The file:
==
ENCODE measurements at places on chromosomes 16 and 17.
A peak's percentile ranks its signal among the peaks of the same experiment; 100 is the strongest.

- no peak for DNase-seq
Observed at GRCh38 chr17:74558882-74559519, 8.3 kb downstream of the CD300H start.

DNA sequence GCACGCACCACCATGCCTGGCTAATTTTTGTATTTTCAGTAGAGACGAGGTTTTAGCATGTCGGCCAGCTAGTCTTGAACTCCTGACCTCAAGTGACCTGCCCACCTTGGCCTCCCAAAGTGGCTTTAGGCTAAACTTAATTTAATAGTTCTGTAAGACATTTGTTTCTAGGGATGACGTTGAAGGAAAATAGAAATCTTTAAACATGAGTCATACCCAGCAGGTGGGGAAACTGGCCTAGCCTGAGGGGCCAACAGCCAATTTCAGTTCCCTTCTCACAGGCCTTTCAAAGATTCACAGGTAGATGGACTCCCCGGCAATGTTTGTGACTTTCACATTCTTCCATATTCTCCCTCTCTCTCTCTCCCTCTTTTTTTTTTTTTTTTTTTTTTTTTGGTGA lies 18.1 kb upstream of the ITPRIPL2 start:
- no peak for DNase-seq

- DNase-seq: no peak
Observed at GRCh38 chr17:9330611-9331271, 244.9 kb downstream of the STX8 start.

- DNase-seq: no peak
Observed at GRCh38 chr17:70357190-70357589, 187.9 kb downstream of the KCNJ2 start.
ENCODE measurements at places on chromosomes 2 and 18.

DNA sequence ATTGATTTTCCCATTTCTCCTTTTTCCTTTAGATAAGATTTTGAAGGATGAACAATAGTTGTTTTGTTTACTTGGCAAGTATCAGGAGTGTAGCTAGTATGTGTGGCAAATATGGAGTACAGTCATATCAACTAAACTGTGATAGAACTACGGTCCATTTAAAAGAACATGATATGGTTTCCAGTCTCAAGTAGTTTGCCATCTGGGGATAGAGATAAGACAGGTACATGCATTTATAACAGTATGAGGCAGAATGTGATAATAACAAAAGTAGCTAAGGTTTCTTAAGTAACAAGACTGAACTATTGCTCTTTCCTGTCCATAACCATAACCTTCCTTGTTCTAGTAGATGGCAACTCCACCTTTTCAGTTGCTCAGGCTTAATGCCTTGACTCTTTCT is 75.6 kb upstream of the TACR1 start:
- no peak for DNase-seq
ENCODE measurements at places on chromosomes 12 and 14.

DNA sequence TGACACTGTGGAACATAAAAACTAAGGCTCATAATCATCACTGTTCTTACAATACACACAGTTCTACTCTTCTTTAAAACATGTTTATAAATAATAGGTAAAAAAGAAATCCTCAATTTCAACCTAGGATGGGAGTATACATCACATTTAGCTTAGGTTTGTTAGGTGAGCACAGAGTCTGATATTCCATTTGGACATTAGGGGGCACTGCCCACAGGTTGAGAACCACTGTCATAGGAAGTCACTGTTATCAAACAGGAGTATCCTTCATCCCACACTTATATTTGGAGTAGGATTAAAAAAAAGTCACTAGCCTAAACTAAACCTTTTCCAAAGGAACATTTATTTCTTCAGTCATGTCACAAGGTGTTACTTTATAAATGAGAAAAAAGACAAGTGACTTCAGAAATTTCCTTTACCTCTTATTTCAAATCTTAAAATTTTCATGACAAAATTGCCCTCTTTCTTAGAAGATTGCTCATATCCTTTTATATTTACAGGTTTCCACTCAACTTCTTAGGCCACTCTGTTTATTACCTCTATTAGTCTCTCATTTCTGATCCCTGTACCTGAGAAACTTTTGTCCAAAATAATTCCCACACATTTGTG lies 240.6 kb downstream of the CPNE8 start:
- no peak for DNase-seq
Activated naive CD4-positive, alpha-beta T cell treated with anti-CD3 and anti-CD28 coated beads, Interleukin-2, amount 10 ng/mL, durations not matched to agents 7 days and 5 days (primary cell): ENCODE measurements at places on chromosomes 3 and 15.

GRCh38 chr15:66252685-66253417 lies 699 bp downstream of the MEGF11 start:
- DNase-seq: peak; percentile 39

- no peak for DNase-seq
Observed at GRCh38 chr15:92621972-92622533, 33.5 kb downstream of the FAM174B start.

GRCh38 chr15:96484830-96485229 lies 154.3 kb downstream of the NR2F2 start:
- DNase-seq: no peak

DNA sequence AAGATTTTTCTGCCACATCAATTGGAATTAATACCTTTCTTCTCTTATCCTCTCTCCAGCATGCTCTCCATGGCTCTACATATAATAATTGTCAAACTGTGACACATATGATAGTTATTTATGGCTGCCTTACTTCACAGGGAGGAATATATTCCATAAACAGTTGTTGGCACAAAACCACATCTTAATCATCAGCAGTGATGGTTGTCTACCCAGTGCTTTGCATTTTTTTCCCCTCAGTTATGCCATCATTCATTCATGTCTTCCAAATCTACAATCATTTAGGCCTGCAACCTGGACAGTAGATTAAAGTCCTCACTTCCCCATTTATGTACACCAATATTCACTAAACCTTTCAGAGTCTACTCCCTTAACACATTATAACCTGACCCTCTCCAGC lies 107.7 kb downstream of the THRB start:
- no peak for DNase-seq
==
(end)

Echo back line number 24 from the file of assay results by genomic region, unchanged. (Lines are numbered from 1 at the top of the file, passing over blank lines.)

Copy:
DNA sequence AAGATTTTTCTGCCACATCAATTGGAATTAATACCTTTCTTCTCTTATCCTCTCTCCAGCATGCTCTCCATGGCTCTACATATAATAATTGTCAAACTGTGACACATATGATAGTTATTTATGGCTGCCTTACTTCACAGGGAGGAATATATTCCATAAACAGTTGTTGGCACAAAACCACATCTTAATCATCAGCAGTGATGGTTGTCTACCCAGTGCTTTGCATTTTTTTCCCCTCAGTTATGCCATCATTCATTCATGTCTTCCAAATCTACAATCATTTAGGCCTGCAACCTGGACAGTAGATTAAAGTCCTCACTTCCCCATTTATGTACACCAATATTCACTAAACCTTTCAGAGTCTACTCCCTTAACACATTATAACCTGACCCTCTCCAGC lies 107.7 kb downstream of the THRB start: